Your panic attack with the air cut off thing. It actually makes sense.

    And no, you are not a-p-a-n-s-y-a-s-s. 🙂

    Reply
    1. maya Post author

      Haha, I know that game. Don’t tell Paul either or I’ll be hearing about it for the next twenty years. And oh yes I am. PANSYASS. No shame!

      Reply
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    1. maya Post author

      There is a link right in the post for the place I got the chair from. I’ll post the link again here. It’s a great yoga prop. I still use it.

      Reply
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  4. Olga

    I stumbled upon your yoga posts when I was searching a combination of “Ashtanga progress” and “Ashtanga frustration” search words 🙂
    I am really enjoying reading about your yoga practice, it is so great to read from a simple home practitioner who is not a teacher, or an ex-gymnast or dancer either, who is dealing with the challenges of physical limitations in asana practice.
    I am 32 and have been practicing Ashtanga for about 1.5 years, I have a teacher whom i see once a week, but otherwise i practice at home. I have very similar issues to what you describe, especially with back bends! I started having chronic lower back pain, despite best efforts to do the poses correctly and focusing on bending the upper spine instead of the lower… but that’s very hard to do when your upper spine just does not bend at all, and your chest and shoulders are super tight, which i discovered is the case with me. I laughed out loud when i read in another post that in the beginning laying flat on your stomach on the floor felt like a back bend :)))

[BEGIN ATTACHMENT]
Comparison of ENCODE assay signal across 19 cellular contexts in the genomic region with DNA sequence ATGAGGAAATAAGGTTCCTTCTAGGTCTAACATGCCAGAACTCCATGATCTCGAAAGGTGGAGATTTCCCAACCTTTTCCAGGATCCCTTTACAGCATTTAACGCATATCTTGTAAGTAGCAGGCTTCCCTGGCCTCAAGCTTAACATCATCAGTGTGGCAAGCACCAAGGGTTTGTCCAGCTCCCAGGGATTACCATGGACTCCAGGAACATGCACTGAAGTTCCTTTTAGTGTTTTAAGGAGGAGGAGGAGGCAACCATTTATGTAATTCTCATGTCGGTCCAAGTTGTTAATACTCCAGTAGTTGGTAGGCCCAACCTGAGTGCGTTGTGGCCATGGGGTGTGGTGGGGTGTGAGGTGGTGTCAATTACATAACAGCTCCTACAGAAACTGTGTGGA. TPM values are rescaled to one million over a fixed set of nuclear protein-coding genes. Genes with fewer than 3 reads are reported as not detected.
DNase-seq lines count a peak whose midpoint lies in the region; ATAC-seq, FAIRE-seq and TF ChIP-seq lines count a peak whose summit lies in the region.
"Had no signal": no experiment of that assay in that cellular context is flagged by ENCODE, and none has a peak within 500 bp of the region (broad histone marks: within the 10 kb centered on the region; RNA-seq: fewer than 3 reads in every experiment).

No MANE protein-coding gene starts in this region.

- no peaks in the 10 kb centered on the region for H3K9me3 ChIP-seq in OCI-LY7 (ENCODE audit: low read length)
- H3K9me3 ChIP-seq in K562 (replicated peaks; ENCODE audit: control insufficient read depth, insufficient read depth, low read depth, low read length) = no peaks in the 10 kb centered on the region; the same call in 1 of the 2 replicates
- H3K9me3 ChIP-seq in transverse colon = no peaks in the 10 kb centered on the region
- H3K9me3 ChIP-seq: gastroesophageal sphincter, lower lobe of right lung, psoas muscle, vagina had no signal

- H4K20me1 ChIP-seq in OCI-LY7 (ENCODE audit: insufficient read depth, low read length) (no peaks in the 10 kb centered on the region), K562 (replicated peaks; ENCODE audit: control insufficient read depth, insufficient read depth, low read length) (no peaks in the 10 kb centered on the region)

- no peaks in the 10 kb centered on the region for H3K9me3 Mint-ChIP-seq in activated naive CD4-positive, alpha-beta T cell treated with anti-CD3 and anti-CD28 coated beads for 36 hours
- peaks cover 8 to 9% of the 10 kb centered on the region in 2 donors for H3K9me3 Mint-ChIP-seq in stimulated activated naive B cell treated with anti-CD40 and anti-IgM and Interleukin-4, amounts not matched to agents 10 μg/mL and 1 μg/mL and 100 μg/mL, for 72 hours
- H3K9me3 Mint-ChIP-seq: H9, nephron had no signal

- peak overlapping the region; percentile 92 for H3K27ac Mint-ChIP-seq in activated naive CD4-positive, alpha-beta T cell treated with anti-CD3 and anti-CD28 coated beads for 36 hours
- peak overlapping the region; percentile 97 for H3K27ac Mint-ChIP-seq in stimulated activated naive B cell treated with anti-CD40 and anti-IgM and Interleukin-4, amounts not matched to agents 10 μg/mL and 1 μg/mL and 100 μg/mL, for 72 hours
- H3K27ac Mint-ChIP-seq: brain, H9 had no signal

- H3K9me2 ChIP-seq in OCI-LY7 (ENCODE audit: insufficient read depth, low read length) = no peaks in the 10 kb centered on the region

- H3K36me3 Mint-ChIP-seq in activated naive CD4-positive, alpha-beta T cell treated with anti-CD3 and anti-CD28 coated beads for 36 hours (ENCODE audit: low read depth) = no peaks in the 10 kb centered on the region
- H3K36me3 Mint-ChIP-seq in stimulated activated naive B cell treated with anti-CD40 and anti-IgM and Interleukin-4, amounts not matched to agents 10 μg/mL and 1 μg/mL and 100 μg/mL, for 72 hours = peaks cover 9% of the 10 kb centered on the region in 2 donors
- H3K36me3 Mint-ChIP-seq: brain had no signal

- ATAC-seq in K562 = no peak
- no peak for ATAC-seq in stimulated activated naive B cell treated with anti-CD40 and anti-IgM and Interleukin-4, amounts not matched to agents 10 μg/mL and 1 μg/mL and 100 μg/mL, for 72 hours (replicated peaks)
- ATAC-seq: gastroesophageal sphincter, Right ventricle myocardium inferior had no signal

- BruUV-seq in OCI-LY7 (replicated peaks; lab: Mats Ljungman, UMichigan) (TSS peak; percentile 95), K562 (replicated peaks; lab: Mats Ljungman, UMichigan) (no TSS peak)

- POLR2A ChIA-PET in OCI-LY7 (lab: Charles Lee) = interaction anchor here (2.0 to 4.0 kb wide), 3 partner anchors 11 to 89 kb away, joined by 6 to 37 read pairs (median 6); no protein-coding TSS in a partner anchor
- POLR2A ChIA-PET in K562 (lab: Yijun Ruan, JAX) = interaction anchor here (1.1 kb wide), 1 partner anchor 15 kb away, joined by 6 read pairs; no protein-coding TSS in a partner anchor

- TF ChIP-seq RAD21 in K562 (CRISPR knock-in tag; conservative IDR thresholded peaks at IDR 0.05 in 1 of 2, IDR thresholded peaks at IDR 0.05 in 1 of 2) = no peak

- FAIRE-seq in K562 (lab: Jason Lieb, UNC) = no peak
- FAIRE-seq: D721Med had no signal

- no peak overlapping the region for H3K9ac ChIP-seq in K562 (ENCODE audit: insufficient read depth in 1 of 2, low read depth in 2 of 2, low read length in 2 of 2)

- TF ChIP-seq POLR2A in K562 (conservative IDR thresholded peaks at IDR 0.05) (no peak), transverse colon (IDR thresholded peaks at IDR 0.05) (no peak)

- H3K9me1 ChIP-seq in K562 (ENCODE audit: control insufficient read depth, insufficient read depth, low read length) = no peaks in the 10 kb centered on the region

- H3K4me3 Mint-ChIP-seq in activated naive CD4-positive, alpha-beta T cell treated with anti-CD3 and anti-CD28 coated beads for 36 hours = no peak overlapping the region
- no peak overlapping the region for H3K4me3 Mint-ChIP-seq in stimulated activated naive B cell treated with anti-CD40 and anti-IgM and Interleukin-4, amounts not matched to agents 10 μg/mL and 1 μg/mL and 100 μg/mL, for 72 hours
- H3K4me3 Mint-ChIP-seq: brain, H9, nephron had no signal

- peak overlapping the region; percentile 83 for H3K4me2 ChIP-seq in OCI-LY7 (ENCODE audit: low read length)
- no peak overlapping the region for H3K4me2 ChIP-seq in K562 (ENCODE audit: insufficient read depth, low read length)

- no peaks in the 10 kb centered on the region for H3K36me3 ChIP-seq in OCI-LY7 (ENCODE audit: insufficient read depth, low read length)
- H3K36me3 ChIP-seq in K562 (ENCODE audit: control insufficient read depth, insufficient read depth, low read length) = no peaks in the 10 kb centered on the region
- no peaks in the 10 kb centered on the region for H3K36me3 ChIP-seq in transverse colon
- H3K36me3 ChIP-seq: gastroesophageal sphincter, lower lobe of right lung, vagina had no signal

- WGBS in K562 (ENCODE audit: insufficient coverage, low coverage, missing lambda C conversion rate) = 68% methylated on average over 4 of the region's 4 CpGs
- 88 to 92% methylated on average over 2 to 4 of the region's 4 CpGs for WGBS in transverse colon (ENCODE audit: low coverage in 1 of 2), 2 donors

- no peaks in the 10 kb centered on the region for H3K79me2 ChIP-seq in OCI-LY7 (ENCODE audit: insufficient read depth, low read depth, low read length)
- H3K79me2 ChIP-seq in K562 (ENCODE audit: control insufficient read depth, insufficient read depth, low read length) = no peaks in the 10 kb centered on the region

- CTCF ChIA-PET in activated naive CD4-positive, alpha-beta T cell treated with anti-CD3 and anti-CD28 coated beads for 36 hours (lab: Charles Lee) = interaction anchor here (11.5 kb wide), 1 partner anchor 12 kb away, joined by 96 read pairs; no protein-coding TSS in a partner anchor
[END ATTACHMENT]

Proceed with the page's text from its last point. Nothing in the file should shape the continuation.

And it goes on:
Anyway, i just wanted to leave a comment, and let you know that i enjoyed reading about your yoga, I know these are all older posts, I hope your practice nowadays keeps improving and getting more comfortable, i would love to read more about your journey.

    Reply
    1. maya Post author

      Hello Olga,
      Nice to meet you! I’ve been at this for six years now and if I’ve learned anything it’s don’t push the backbends, nothing ever good comes of pain. Spoken from experience! Chronic pain says you are pushing way too hard I think. Stick with baby cobras and bridge and don’t try for more. More comes on its own, by surprise, UNLESS you get injured and then more never comes. I hope your practice goes well! Be gentle with yourself, you only have one back…

      Reply